Many of us don't know what to do when we find ourselves in the spiritual desert. Because our hyper-connected culture provides everything on demand, when we don't get what we want, when we want it, we feel disoriented and cranky.
And if our losses pile up or our suffering becomes unbearable, we either blame God or doubt his existence. Even within the church, it's increasingly rare to find someone who doesn't run away from such pain. However, Scripture's insistent theme of redemptive suffering clearly communicates that we all need to learn the skill of suffering with Jesus.
God began grooming her as a desert guide from the time she was young. She writes, "I lived in a world of turmoil.... I needed God to show me his path through the desert wilderness of poverty, DUIs, adultery, mental illness, prison, a house fire, the death of loved ones, and my own bad decisions. I needed him (and still need him) to show me how to live."
As a female minority born into poverty, Graves did not have the option of postponing lessons of dependence on God. She admits, "Growing up, I begged God to take the cup of suffering from me, but mostly he didn't." By stubbornly, perhaps naively, clinging to him, she discovered "the desert land is fertile ground for spiritual activity, transformation, and renewal."
Graves understands that because the desert strips us of everything, it forces us to stand naked before God, without the jobs, relationships, and resources that normally camouflage our weaknesses and prop us up. Our vulnerability will either lead us toward idols, which temporarily alleviate our suffering but ultimately disintegrate us—or toward God, who brings integration and reveals our true self.
Quite miraculously, during her many desert sojourns, Graves has made wise choices that have allowed both her faith in God and her identity as a child of God to prosper. I asked her to share how she has navigated the desert's many temptations in the hope that her experiences would encourage and guide others.
What have you discovered about your true identity as a child of God during these seasons in the desert?
Marlena Graves: I often feel so small and inadequate when I'm in the desert. My life has been such that I've had to depend on God for daily provision—I cannot truly flourish in my own strength. Expressing these needs to God and to others reminds me of my dependence on him and Christ's beloved community for my daily bread. God's grace comes to me through Christ's body. I'm like the paralytic in Mark 2: I'm not going to make it without help.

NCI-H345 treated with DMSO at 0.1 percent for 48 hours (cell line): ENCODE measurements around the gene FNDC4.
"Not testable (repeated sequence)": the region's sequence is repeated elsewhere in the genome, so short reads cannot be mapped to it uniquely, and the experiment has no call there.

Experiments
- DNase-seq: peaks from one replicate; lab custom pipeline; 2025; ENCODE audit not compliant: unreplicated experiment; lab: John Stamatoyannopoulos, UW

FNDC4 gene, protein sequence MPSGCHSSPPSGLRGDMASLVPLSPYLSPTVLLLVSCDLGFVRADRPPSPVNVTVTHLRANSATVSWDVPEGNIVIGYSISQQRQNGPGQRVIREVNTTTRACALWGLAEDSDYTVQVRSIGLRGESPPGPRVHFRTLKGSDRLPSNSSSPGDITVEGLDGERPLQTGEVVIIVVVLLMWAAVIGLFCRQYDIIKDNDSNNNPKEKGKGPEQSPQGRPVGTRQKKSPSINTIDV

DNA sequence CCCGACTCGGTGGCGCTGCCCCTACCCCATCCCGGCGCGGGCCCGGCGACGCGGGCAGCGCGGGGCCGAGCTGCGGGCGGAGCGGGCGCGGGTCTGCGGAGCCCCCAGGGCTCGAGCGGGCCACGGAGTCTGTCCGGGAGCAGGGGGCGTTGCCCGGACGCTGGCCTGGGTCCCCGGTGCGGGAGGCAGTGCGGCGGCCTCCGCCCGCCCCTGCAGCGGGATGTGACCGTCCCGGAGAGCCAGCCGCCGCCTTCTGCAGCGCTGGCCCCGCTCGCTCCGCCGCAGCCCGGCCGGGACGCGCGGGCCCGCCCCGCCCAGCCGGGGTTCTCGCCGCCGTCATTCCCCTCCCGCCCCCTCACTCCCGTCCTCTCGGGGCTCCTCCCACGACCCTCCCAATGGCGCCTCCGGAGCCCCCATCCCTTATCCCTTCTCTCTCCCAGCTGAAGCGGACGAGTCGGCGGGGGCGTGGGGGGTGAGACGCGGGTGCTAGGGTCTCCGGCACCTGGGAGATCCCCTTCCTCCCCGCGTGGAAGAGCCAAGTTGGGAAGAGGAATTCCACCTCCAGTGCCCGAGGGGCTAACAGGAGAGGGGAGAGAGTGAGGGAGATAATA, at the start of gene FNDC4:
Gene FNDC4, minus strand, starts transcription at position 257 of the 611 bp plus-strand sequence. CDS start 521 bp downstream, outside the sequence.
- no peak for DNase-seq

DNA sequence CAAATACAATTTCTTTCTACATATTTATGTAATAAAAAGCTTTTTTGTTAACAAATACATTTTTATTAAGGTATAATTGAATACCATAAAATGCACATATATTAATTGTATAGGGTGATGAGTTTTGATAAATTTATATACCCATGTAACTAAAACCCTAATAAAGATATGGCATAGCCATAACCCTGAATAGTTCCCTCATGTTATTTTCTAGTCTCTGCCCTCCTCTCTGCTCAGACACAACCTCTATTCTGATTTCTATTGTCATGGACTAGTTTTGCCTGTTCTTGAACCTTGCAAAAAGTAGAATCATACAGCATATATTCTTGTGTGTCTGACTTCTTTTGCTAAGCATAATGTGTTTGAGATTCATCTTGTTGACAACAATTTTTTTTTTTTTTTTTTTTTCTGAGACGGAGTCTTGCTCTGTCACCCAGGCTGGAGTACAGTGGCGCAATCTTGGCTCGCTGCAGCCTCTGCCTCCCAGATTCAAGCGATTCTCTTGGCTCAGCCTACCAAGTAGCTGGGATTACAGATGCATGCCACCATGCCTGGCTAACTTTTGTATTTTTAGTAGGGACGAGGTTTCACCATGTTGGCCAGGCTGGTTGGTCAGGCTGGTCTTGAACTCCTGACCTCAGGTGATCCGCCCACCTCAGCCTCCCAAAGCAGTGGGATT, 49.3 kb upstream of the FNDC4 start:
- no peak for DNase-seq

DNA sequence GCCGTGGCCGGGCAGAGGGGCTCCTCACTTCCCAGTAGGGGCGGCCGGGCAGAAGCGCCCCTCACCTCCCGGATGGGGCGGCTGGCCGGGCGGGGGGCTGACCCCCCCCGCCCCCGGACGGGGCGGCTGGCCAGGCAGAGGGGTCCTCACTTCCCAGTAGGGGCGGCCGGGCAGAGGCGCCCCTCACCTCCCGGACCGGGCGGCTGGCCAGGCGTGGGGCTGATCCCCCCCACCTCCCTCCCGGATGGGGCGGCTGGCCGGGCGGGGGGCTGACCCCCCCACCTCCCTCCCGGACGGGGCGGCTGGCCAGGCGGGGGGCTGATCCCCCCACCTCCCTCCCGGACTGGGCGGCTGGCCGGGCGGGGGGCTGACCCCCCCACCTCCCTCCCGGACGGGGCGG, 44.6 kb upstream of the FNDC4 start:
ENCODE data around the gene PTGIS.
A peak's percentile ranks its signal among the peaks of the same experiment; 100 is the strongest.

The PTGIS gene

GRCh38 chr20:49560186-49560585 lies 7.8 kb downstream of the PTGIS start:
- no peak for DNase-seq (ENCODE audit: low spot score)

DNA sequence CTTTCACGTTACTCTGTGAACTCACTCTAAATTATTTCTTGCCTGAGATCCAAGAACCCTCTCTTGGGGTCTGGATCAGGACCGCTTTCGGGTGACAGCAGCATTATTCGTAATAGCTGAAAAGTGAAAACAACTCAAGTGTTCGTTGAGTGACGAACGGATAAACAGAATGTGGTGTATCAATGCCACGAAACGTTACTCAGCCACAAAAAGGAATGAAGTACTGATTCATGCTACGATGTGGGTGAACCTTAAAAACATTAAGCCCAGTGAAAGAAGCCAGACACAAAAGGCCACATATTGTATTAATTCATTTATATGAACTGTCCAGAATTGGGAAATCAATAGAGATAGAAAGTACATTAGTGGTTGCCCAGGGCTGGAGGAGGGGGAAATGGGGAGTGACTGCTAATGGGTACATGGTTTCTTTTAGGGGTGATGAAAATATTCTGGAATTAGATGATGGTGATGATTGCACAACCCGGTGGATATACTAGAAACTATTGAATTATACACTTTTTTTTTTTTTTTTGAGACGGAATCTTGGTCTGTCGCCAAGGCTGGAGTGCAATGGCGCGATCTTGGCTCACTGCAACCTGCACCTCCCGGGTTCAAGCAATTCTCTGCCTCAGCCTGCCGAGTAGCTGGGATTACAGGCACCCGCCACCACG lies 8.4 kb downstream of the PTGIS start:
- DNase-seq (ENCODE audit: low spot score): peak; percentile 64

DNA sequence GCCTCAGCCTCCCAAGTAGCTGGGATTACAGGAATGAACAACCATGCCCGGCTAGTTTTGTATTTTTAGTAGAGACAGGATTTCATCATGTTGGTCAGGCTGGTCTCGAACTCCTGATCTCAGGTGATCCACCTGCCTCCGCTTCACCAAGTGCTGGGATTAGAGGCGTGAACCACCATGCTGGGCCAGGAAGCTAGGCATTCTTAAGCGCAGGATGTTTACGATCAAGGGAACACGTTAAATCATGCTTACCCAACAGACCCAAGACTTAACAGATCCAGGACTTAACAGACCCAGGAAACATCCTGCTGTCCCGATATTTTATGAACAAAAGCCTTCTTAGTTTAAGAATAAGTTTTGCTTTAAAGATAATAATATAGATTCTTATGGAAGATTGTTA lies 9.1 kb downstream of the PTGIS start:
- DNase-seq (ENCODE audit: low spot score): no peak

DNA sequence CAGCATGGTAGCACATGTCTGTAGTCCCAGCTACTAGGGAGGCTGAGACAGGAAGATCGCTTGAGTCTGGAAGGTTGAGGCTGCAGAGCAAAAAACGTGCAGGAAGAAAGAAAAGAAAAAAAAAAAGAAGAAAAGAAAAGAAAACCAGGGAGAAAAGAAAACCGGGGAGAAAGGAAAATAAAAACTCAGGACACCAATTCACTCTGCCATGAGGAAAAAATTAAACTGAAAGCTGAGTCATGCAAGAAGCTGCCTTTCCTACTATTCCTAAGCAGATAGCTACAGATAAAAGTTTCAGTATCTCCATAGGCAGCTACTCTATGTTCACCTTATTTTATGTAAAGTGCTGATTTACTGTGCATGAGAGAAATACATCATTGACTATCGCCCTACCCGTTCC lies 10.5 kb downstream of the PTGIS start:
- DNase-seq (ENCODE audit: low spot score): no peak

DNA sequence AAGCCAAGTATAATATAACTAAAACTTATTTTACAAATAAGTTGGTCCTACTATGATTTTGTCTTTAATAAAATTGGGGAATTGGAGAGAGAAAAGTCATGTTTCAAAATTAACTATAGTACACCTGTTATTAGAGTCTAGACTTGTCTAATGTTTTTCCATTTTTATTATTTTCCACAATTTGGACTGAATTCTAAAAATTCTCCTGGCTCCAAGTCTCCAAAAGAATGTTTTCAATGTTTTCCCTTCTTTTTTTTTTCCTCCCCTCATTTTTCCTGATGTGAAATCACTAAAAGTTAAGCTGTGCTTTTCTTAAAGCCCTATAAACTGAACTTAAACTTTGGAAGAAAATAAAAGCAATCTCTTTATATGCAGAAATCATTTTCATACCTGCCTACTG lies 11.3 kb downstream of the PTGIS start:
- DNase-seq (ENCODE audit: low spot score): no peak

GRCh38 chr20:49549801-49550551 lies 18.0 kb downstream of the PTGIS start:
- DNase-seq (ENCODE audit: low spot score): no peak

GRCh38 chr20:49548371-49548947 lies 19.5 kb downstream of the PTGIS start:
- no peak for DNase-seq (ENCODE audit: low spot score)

During my childhood—a long desert season—I remember not being able to grasp God's love for me. I knew it intellectually but it wasn't until an experience I had when I was 16, when I screwed up everything, that God's infinite love finally got through to me. I'm still surprised by how passionately he loves me.
Despite the reality that I now have a well-worn path into the wilderness, I'm not like, "Yeah! I get to put my toes in the sand again." Instead, I think, "Today I'll try to keep my eyes on you."
How have you continued to believe in God's goodness in the midst of an often-cruel world that might have ground you to dust?
I recount God's faithfulness to me and others. I try to live a grateful life. I read Scripture and serve while making room for solitude. I play, laugh, spend time in creation, hang around children. I imbibe the testimony of the great cloud of witnesses and try to contemplate the good, the true, and beautiful when the problem of evil gets to me (Phil. 4:8).
You write, "As with Moses, our hidden life—how we live in obscurity—is what shapes our character." Amidst a culture that promotes the self, why should we submit to the inevitable crushing that happens in the desert?
We submit to what happens in the desert to become more like Jesus. Obscurity slowly breaks us of our addiction to praise and our slavery to the opinions of others. As Dallas Willard observed, "We are freed from having to manage others' impressions of us." Those who are most like Jesus don't live in full view of others, always pandering to and performing for the crowds.
Obscurity, with its accompanying silence and solitude, contemplation of God and his ways, helps us better love God and others. Though we don't often welcome hiddenness, it's one means God uses to sanctify us. I think it helps guard against anemic, angry, and arrogant Christianity and foolishness. It helps us become slower in speaking and acting so we don't easily become another conduit of destruction in the world but more easily a conduit of goodness and redemption.
As Graves and the desert mothers and fathers who journeyed long before her have discovered, when we repeatedly choose the way of the cross, the desert forms Christ in us.
A Beautiful Disaster invites us to approach our inevitable wilderness experiences in confident assurance that we will encounter a loving God amidst the endless sand dunes.
In the wilderness, we remember that God did not bring us out here to die. He brought us out here to save us, to show us his power, to offer his comfort, and to put to death whatever is in us that is not of him. ... God and our communion with him are so precious to us that death becomes preferable to hurting or disappointing him. Union with God is what we seek. It is what we hunger for. We willingly make whatever sacrifices are necessary to make him glad and do whatever lies within our power to keep his name from being defamed. Citing Oswald Chambers, we give "our utmost for his highest."
A Beautiful Disaster inspires and challenges all of us to willingly dwell amidst the blessings of the desert.